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Chemical weapons: The desperate commander's escape from stalemate

Story highlights

  • Sources close to Assad say he planned to take Aleppo in "swift battle of high causalities"
  • Chemical weapons are often used when armies are strained, leaders are frustrated
  • Adolf Hitler used chemical agents in gas chambers

Question: Why use chemical weapons?

Answer: Because you want to get the job done fast.

Nerve agents and other battlefield chemicals are an area weapon. Be it town or trench where your enemy is hiding, your deadly gas will find them.

From the waterlogged northern European plains of World War I to the arid mountains and marshes of the Iran-Iraq conflict, chemical weapons have been used when armies get bogged down and commanders get frustrated.

When the urge to win outweighs warfare's cold calculus of routine slaughter and indignity, the danger is a slide into the depravity of craven criminality.

Adolf Hitler used them in his extermination camps, diabolical in his annihilation of his enemies. So when I heard from two separate sources close to Syrian President Bashar al-Assad's thinking that he planned to retake the country's largest city Aleppo in a "swift battle of high causalities" so he could go to peace talks in Geneva with "facts on the ground" in his favor, the use of chemicals in Damascus' suburbs against resurgent rebels made sense.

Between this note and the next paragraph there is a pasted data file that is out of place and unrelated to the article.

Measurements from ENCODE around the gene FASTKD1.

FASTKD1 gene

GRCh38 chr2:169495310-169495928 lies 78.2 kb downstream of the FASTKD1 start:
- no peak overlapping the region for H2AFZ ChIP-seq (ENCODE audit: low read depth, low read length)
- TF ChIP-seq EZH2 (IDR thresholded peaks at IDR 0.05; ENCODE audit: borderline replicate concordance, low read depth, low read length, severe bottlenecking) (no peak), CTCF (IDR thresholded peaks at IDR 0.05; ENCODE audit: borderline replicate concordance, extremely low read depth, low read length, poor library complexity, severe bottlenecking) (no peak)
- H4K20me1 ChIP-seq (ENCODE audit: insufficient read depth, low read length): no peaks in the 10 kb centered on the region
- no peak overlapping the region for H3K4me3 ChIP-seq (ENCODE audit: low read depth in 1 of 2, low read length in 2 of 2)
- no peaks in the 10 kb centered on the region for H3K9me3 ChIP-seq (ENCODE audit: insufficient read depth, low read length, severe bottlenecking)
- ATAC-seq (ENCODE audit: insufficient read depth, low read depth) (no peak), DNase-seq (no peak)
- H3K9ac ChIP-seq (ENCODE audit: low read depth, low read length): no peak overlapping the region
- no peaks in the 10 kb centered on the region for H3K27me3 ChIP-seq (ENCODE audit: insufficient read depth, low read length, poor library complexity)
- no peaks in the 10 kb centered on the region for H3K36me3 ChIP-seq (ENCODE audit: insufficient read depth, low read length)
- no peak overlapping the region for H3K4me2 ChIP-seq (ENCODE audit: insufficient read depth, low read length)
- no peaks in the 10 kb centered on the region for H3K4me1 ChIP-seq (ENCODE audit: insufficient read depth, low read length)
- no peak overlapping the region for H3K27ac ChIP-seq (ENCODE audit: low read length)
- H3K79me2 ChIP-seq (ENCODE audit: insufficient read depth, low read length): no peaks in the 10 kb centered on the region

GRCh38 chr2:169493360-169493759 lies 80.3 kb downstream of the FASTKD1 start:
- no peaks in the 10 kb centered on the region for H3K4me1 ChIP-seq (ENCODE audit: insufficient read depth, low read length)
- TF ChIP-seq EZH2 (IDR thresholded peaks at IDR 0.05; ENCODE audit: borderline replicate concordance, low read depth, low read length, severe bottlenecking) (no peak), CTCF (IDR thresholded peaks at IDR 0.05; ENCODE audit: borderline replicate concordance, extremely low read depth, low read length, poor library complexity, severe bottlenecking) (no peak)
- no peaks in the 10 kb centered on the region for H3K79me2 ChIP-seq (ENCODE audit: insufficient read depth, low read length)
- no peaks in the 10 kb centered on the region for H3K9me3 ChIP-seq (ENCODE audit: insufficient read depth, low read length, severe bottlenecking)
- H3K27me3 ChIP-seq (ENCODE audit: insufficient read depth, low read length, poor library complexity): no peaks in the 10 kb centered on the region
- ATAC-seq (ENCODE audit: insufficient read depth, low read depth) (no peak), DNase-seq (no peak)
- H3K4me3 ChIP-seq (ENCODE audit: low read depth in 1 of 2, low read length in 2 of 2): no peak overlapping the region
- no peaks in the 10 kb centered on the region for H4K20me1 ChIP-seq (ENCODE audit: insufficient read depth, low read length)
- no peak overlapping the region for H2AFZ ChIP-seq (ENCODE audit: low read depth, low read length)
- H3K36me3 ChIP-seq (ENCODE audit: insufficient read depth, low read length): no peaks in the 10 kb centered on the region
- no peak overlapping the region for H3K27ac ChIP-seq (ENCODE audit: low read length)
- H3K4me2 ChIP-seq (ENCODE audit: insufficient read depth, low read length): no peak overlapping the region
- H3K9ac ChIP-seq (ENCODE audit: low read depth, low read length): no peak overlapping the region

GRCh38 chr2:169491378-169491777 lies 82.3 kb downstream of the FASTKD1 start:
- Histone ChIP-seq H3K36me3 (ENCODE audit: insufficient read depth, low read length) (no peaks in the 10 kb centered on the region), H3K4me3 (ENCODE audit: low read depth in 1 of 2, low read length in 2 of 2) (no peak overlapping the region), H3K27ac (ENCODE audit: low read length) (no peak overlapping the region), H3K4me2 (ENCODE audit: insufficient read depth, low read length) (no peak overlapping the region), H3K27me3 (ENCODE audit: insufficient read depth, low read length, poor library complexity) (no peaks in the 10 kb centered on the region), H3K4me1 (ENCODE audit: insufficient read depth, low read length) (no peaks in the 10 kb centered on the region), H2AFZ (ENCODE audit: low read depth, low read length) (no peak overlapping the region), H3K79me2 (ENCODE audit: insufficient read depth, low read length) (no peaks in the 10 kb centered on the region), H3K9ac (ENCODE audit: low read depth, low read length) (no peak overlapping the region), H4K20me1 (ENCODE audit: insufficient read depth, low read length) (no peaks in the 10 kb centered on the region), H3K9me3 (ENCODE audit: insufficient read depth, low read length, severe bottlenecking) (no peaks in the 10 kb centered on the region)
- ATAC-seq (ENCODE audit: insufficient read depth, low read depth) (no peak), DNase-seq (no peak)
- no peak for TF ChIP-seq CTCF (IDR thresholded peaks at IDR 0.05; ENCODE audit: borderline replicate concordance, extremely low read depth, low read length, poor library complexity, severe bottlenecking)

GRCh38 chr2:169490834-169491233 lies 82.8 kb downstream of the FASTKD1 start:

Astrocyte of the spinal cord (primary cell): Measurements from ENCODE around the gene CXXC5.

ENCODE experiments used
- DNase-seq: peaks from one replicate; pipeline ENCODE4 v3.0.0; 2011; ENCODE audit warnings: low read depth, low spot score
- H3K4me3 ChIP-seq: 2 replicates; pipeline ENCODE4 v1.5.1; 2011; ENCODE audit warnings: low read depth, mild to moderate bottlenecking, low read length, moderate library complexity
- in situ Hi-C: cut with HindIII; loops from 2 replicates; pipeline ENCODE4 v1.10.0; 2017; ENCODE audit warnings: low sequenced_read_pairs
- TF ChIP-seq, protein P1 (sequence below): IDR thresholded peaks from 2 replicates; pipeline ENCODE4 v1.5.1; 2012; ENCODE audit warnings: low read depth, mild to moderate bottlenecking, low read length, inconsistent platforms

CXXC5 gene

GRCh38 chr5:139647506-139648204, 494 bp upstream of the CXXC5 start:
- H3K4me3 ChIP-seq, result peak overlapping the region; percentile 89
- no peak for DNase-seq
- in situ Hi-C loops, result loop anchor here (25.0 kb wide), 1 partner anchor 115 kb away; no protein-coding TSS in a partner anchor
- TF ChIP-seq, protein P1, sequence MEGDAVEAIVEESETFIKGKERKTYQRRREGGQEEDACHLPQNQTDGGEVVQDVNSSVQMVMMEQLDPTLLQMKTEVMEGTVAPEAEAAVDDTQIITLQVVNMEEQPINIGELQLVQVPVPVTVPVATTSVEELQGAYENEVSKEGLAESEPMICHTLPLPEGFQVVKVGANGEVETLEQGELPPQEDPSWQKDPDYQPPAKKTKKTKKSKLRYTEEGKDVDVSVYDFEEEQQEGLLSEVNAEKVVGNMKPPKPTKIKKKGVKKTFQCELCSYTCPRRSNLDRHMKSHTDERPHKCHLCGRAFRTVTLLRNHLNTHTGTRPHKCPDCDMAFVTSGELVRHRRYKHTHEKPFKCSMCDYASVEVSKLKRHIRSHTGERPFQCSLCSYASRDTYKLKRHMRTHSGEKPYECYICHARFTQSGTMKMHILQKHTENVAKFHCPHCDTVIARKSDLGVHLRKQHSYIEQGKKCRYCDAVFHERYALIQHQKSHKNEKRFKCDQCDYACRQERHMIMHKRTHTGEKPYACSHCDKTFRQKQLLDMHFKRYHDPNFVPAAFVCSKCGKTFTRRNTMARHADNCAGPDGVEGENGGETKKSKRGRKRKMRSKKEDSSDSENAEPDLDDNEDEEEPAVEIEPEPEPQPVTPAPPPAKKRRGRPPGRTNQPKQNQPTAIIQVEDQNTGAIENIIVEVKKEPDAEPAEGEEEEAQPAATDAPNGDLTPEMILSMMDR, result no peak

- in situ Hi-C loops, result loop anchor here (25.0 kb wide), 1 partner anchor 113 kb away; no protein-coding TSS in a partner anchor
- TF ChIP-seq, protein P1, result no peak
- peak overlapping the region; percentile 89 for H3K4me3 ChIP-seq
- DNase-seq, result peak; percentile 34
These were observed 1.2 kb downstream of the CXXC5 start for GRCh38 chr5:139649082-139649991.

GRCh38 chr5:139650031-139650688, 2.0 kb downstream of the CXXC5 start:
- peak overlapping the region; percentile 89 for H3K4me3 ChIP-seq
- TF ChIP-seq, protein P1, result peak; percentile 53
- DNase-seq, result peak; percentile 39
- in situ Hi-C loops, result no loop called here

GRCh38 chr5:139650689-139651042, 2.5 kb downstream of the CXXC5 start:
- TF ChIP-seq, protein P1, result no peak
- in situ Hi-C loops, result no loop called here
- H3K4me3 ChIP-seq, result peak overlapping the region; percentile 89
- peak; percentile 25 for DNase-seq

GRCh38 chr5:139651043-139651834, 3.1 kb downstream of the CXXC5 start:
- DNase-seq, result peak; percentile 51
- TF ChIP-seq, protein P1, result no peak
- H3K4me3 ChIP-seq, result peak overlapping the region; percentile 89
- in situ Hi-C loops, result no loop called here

As told to me, the Syrian army hoped by mid-August to have control of Homs, and by early-September to be wrapping up victory in war-ravaged Aleppo.

In late-July, following June's strategic victory in Qusayr of cutting rebel supply lines, Assad's ambitions to get the country back in his control were on the rise. But two things happened, rebels attacked Alawite stronghold Latakia on the coast, temporarily distracting regime forces.

The Latakia thrust was soon repulsed but not without shaking Assad's new found confidence. Second and more worryingly for him, rebels in the capital, loosely termed the "Damascus Brigade" by one regional source involved in supplying them with weapons and honing their fighting skills, were becoming a serious irritant.

For over a year loose-knit bands of rebel fighters have nipped at the regime's Achilles heel, Damascus, with little strategic effect. Always a pressure point on the regime's military resources, the capital has the potential to distract the leadership.

By mid-August, better-trained and better-equipped rebels were threatening to throw the regime off its agenda and stall strikes on Aleppo. A quandary for Assad, what should he do? The heat was no doubt turned up on his Damascus commanders: get results to free assets for the north.

Into that walked the U.N. chemical weapons inspectors. The rest seems to be history.